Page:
As for σωφροσύνης, this is one of those Greek words for which it is difficult to find an exact English equivalent. The standard translation is “prudence,” but this somehow lacks the power and immediacy of the Greek word. The reason for this, I suspect, is to be seen in the way the Greek word is structured: it is clearly and visibly built upon the verb σώζω, “to save, preserve,” and the noun φρήν, “mind” (originally, the region around the heart, conceived of as the seat of thought and of passions). Literally and visibly, therefore, the word signifies “that which saves the mind.” The clear implication of this word is that we are in danger of losing our minds, and we need a certain quality — σωφροσύνη — in order to preserve our minds and keep us from going mad. Somehow “prudence” fails to convey that sense of imminent danger. The translation of σωφροσύνης as “chastity” probably testifies to the human experience that it is the sexual passions that are most easily productive of madness. Thus, in the Old Testament, the word “fool” (nabal) is often synonymous with “libertine”; see, e.g., the story of Ammon and Tamar, 2 Samuel ch. 13, where Tamar tells her half-brother that, if he proceeds in his intention to rape her, he will be as “one of the fools in Israel” (2 Sam 13:13). There are, of course, many forms of foolishness; one reason why the book of Proverbs is read during Lent is that it catalogues, as it were, the various kinds — not that the Church has any bibliographical devotion to cataloguing as such, but it provides us these examples so that we may recognize, in these various forms of mindlessness, our own specific illnesses. Still, the sexual kind has a kind of primacy of dishonor among them all; and it is doubtless for this reason that the translation “chastity” has been adopted for the Greek σωφροσύνης, again perhaps through a Slavonic intermediary.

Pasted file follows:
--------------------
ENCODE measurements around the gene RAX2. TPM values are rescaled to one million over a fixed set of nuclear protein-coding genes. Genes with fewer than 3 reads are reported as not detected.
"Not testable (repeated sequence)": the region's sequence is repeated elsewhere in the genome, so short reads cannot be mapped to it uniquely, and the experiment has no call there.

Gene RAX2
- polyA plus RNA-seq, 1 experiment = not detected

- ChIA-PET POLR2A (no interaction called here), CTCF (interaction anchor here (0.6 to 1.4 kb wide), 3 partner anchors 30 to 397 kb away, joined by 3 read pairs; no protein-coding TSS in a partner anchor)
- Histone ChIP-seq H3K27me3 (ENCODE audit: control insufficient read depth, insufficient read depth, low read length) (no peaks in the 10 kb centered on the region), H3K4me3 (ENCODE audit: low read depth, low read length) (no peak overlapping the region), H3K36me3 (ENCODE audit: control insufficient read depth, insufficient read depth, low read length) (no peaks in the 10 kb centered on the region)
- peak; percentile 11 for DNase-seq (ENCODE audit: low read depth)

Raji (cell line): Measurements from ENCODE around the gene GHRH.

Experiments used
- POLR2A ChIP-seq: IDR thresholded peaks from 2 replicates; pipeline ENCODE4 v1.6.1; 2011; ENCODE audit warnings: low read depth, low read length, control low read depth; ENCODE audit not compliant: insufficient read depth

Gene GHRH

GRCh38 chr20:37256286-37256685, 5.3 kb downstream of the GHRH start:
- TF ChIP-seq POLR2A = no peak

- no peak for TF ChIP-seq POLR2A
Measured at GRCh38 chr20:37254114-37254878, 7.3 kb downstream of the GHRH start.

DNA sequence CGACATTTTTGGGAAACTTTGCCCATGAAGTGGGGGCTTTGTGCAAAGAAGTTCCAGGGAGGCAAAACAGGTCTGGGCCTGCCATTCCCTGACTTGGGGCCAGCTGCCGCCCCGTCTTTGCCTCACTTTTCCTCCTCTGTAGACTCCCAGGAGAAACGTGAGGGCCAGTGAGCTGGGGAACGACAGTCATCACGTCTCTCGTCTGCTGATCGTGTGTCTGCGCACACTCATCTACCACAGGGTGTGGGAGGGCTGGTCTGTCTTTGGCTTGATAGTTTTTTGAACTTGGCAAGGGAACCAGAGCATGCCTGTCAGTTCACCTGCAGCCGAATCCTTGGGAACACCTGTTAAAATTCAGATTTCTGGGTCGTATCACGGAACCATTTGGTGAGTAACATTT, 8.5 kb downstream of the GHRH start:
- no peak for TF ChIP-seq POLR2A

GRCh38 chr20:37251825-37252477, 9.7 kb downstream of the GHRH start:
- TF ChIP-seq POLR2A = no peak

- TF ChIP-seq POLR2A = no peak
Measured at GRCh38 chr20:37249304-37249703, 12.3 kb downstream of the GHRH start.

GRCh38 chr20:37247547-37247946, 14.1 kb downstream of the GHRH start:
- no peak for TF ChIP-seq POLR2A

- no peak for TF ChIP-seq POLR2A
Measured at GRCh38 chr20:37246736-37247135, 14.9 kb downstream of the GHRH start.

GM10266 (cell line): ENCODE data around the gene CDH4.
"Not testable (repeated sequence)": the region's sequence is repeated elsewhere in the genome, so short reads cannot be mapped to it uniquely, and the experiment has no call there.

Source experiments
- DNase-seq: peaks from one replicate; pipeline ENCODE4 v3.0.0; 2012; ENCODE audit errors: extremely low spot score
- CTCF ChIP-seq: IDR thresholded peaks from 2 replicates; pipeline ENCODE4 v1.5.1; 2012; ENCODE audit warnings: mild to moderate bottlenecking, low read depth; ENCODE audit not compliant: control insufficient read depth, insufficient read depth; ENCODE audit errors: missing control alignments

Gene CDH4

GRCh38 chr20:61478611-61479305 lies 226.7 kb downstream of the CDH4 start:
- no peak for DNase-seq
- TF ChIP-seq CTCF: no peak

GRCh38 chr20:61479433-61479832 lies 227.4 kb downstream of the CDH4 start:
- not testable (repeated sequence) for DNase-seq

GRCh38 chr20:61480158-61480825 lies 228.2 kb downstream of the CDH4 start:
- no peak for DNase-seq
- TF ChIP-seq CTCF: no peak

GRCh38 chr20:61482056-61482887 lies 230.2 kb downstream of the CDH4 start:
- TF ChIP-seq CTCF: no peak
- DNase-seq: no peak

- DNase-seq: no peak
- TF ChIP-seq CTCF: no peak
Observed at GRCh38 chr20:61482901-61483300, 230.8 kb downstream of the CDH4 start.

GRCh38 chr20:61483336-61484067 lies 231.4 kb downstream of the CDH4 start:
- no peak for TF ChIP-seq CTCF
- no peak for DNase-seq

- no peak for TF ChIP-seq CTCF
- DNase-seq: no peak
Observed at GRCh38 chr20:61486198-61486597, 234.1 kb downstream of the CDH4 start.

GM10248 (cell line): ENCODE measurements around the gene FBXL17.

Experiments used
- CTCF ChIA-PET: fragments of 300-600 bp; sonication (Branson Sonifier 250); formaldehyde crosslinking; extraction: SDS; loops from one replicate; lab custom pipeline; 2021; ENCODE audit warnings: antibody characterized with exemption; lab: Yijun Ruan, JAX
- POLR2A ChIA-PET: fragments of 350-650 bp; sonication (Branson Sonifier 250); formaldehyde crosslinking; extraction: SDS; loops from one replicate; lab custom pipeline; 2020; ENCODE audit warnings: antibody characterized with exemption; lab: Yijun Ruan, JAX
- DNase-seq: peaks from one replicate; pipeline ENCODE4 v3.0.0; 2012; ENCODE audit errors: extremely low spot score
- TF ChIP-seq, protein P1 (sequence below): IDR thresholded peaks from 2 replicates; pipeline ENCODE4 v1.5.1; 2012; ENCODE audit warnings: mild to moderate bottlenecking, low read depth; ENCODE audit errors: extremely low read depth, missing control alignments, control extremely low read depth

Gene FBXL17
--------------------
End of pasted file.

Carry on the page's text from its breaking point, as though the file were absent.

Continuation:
So the general structure of the prayer is as follows: The first sentence presents a list of four spiritual qualities (vices) that one wishes to avoid and asks God to remove from oneself; the second sentence presents a list of four spiritual qualities (virtues) that one wishes to acquire and asks God to grant; the final sentence might be said to sum up all that has preceded it, specifying both an essential desideratum and an essential thing to be avoided, followed by a concluding doxology: “Yea, O Lord and King, grant me to see my own πταίσματα (“errors,” more properly, “stumblings,” “failures,” “failings”), and not to judge my brother, for blessed art thou unto ages of ages. Amen.” The essential desideratum is the gift to see one’s own shortcomings; the essential “evertendum” is the habit of finding fault with others. It is a clear echo of the Sermon on the Mount: